A couple of weeks ago, the Corporate Whistleblower Center, an American advocacy group, launched a striking appeal: it asked for information about malfeasance with EB-5 visas — or residency deals that are handed out to wealthy foreign investors if they fund development projects.
“We know that Chinese broker middlemen are accepting bribes or kickbacks to steer clients to specific US real estate projects,” the appeal went, citing “overbuilt luxury apartment markets on the US West Coast [and] franchise motel projects” among the areas of particular suspicion.
It is not clear (yet) whether whistleblowers answered the call. But the appeal highlights a peculiar saga now bubbling around the White House that investors — and political pundits — should watch, not least because it shows the seamy and contradictory way that government regulation can work, particularly in the world of real estate.
First, however, a bit of history. The EB-5 visa programme was created back in 1990, supposedly to bring finance to deprived US regions; it enables non-American investors to receive a visa if they invest $500,000 or more in economic projects which create at least 10 jobs.
During much of its 27-year existence, the programme has only attracted sporadic public attention. But it shot into the spotlight five months ago, when it emerged that Nicole Meyer, the sister of Jared Kushner, Donald Trump’s son-in-law and adviser, was trying to raise finance in China for Kushner buildings in Jersey City by pledging EB-5 visas to wealthy Chinese.
Ms Meyer’s presentation in China featured a shot of the president.
This sparked outrage. So much so that Kushner Companies subsequently announced it would not use EB-5 financing for Jersey City.
But the political furore about the Kushners obscured an important point: their sales pitch was not remotely unusual. Far from it. Away from the spotlight, the EB-5 programme has quietly been exploding in importance in the past decade, as real estate developers of all stripes have raised many billions of dollars for projects which seem to have little — or nothing — to do with economic “distress”. Projects funded by Chinese and Indian developers include Pacific Park in Brooklyn, the New York Wheel in Staten Island, the Hudson Yards in Manhattan and developments in Florida and California.
This horrifies some observers, who say the programme has turned into a visa-for-sale system. This year Dianne Feinstein, a Democratic senator, and Chuck Grassley, a Republican, drafted bipartisan legislation calling for the end of EB-5.
But the real estate industry retorts that the programme is simply a way to plug a funding gap that has been created by the government itself. One reason developers have been rushing to use the EB-5 programme in recent years is that financial reforms introduced after the 2008 financial crisis have made it difficult for banks to extend large real estate loans. If it was not for the dearth of financing, the argument goes, developers would not be using this system, which is old-fashioned and inefficient — quite aside from the political risk of making pitches to wealthy Chinese.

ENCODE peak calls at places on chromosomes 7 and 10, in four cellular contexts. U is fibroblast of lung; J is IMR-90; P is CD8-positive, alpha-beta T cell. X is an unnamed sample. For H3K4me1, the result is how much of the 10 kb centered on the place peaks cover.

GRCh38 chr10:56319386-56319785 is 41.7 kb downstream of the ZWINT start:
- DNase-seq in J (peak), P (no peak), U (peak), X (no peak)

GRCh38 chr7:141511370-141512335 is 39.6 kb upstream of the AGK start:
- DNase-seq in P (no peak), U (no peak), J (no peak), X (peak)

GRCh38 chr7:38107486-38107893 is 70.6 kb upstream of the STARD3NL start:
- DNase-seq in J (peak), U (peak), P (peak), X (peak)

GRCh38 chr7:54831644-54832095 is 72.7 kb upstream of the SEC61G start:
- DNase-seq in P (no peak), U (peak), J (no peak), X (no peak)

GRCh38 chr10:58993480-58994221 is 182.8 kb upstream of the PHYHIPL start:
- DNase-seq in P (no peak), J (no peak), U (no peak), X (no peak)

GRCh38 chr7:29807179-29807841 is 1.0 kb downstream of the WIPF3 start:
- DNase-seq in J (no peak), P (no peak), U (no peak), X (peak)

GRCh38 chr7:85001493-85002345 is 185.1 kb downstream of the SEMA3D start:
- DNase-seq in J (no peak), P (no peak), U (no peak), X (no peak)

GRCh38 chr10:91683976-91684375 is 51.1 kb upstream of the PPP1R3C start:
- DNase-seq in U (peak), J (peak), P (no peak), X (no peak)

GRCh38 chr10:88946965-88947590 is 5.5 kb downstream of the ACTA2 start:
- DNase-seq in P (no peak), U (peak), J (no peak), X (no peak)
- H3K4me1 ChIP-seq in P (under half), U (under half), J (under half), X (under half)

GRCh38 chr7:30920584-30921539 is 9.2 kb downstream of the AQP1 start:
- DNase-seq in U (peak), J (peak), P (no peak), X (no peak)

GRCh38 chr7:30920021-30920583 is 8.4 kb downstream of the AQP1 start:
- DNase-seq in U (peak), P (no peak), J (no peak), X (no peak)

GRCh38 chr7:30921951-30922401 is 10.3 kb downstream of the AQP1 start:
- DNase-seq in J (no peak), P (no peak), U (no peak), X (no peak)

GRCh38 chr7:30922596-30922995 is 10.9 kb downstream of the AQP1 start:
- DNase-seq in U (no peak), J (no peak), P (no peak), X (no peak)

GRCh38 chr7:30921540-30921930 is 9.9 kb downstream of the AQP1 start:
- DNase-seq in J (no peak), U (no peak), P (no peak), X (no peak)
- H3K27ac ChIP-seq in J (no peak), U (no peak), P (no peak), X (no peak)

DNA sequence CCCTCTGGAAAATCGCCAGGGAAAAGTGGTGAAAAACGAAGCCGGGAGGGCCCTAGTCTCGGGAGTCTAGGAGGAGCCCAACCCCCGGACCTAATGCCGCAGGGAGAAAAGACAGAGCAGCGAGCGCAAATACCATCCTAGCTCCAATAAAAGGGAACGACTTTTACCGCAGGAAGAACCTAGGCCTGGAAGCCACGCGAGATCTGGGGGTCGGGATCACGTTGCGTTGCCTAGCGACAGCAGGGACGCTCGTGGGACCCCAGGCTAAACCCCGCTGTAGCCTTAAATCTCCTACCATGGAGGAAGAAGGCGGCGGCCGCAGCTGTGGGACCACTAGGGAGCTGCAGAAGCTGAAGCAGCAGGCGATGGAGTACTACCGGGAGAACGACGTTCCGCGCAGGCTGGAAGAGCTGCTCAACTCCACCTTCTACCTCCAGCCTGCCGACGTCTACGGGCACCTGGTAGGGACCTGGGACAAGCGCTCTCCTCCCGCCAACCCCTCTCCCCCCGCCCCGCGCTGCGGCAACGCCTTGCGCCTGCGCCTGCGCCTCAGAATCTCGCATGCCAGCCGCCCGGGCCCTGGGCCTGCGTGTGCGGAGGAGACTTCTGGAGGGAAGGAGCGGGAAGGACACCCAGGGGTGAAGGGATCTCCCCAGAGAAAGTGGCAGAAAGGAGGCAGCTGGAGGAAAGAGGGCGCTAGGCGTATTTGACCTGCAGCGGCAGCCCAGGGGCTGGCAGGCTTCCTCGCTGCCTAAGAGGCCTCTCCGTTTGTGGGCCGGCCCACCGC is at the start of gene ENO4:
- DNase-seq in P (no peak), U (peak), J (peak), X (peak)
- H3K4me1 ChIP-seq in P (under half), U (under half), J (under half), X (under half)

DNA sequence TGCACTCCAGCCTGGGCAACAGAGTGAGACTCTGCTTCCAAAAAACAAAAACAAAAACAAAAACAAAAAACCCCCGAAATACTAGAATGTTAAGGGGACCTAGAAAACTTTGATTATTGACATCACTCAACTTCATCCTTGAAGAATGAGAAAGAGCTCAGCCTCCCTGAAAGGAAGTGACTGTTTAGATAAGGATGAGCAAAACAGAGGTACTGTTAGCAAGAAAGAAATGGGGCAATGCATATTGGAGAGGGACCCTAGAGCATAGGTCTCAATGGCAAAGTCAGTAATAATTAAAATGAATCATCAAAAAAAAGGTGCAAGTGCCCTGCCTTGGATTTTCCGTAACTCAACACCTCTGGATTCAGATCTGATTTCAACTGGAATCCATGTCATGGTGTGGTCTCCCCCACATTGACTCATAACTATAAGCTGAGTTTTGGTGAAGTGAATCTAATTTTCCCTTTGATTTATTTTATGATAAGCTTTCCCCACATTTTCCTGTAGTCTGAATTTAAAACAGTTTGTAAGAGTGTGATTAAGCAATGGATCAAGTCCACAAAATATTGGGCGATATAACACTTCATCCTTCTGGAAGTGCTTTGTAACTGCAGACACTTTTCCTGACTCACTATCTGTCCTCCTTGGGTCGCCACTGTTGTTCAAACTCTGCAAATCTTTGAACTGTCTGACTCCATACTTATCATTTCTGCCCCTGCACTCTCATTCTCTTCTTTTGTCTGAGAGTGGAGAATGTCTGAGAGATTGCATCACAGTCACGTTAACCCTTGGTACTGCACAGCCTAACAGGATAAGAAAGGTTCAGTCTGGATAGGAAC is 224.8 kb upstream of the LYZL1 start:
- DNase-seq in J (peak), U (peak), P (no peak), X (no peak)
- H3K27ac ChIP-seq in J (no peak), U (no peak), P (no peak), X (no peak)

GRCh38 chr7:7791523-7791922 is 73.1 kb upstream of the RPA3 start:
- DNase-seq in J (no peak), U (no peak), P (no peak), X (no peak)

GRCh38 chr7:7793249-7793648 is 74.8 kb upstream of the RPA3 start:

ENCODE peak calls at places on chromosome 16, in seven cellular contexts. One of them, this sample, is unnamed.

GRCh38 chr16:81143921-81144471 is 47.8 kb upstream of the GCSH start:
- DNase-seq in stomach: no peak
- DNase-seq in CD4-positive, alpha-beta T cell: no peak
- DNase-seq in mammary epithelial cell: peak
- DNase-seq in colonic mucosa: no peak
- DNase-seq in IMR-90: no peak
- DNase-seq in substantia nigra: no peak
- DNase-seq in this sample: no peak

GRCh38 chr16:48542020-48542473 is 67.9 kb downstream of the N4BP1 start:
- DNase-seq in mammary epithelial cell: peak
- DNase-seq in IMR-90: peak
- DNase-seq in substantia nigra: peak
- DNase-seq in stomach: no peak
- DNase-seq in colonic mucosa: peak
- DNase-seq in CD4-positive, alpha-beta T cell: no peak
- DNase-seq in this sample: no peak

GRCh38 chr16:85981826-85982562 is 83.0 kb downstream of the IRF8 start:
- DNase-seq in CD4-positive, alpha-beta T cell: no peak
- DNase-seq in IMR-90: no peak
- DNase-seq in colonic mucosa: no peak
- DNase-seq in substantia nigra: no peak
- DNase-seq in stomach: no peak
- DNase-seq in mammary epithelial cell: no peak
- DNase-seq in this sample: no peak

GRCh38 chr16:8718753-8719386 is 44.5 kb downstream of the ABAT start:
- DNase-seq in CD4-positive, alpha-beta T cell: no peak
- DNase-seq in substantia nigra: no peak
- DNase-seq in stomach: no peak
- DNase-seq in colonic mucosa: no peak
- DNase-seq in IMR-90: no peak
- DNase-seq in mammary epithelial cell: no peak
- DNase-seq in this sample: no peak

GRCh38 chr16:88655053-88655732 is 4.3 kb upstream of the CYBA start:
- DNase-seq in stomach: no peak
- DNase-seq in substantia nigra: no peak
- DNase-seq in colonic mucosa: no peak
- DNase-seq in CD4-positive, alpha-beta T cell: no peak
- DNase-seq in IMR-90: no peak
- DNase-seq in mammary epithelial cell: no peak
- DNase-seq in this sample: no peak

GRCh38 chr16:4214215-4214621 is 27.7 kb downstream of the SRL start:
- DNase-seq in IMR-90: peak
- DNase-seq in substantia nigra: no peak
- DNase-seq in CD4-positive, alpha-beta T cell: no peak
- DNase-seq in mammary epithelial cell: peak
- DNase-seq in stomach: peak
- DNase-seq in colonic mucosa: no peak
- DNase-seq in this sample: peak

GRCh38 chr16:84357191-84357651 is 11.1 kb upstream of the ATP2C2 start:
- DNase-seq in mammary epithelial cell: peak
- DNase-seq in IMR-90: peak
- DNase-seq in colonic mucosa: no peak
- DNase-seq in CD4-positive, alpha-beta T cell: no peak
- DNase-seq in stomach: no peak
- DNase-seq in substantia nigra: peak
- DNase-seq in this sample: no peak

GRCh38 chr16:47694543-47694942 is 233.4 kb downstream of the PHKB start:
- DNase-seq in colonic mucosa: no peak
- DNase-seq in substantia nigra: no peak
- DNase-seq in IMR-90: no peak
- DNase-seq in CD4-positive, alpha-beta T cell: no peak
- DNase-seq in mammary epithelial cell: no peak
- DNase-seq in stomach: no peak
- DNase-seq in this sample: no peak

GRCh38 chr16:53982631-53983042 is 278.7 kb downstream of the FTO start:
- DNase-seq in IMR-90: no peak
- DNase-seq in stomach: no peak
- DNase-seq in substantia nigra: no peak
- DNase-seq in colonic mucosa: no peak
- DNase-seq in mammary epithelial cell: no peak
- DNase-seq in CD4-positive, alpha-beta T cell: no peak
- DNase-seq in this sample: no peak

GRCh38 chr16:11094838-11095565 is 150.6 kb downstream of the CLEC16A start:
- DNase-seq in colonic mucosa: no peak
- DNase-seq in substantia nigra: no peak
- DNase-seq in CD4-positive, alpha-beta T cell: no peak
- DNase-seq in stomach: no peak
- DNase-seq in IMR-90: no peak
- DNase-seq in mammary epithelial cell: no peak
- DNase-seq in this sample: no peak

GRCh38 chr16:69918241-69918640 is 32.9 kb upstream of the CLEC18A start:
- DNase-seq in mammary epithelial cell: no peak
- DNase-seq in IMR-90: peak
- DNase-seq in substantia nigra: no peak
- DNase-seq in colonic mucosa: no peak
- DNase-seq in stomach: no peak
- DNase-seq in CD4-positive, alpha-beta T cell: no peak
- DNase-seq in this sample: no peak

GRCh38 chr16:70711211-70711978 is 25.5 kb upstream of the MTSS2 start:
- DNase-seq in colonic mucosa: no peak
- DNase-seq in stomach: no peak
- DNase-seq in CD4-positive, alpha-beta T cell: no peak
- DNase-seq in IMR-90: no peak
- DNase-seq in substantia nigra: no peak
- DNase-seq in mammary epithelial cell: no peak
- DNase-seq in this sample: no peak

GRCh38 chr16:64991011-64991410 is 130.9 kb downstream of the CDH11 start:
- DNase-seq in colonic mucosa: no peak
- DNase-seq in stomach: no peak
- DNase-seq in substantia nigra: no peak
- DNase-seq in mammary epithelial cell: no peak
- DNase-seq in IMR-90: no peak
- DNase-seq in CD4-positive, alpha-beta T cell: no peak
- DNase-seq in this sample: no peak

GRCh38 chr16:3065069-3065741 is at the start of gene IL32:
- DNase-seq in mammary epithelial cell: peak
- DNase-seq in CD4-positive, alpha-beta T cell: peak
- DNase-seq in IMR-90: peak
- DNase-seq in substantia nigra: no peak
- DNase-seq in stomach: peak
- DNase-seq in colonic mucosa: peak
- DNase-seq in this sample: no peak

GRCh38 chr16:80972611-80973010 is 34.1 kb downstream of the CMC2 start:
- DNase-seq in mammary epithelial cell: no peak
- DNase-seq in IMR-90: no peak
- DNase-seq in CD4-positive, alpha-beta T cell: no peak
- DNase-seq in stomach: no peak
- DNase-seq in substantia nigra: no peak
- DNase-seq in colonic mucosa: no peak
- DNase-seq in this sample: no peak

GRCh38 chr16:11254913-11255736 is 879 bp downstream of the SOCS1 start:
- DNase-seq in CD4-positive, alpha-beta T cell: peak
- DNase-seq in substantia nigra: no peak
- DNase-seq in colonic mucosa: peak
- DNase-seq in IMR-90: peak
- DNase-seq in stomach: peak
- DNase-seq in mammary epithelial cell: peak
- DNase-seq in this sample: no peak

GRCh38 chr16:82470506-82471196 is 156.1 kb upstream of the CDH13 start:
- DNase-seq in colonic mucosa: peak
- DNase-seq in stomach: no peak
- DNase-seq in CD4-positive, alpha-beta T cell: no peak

To some degree, this is self-serving. But not entirely: the post-crisis reforms have indeed made it harder for the real estate world to raise finance in a rational manner. So what is badly needed now is for the US government to initiate a review of EB-5 and the wider impact of the post-crisis reforms, to devise a more sensible — and transparent — financing system.
And, as luck would have it, Congress has the perfect opportunity to do this right now since the legal framework that supports EB-5 is part of a so-called continuing resolution that must be renewed in December, or expire. Indeed, Mr Grassley is already working with Republican colleagues to draft a
But don’t bet on Congress taking this sensible — overdue — step. Most lawmakers have little appetite for grappling with this now. Nor does the White House. On the contrary, soon after his inauguration, Mr Trump, the former real estate developer, signed an executive order granting a short-term extension to the EB-5 programme.
So the most likely scenario is that EB-5 will simply stagger on, as symbol of the unintended — and sometimes murky — consequences that can materialise when badly drafted government rules become entangled with entrepreneurs and power. Unless, of course, another big EB-5 scandal arises to put the programme back in the political spotlight. All eyes on that corporate whistleblowing group.